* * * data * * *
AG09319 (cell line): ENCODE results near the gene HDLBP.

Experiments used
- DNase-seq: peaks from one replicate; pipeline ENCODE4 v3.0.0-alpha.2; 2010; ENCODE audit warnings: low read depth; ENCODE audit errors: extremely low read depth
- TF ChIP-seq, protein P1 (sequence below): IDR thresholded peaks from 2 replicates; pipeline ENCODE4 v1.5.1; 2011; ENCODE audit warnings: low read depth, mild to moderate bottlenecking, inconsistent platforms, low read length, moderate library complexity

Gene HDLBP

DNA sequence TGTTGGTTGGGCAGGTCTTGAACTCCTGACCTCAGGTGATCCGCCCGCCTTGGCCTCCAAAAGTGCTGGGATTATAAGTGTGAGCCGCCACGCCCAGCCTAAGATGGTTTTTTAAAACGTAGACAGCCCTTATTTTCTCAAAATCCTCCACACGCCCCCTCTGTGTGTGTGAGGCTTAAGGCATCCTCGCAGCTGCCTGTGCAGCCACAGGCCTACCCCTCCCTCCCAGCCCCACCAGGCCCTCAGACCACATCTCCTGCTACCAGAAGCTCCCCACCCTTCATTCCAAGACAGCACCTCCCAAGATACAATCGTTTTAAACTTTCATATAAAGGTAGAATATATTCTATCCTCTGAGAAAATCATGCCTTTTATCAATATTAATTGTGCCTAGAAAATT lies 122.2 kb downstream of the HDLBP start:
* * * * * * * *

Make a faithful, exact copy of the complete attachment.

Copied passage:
AG09319 (cell line): ENCODE results near the gene HDLBP.

Experiments used
- DNase-seq: peaks from one replicate; pipeline ENCODE4 v3.0.0-alpha.2; 2010; ENCODE audit warnings: low read depth; ENCODE audit errors: extremely low read depth
- TF ChIP-seq, protein P1 (sequence below): IDR thresholded peaks from 2 replicates; pipeline ENCODE4 v1.5.1; 2011; ENCODE audit warnings: low read depth, mild to moderate bottlenecking, inconsistent platforms, low read length, moderate library complexity

Gene HDLBP

DNA sequence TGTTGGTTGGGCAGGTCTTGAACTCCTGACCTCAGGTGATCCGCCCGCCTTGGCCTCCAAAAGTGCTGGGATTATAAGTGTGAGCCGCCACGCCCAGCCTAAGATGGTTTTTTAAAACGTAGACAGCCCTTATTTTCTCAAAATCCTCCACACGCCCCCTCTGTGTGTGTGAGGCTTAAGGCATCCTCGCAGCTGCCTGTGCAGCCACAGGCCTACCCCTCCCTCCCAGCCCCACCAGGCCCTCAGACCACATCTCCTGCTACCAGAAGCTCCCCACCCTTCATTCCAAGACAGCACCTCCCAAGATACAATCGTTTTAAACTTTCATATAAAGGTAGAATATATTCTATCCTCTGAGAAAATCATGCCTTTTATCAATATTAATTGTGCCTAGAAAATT lies 122.2 kb downstream of the HDLBP start: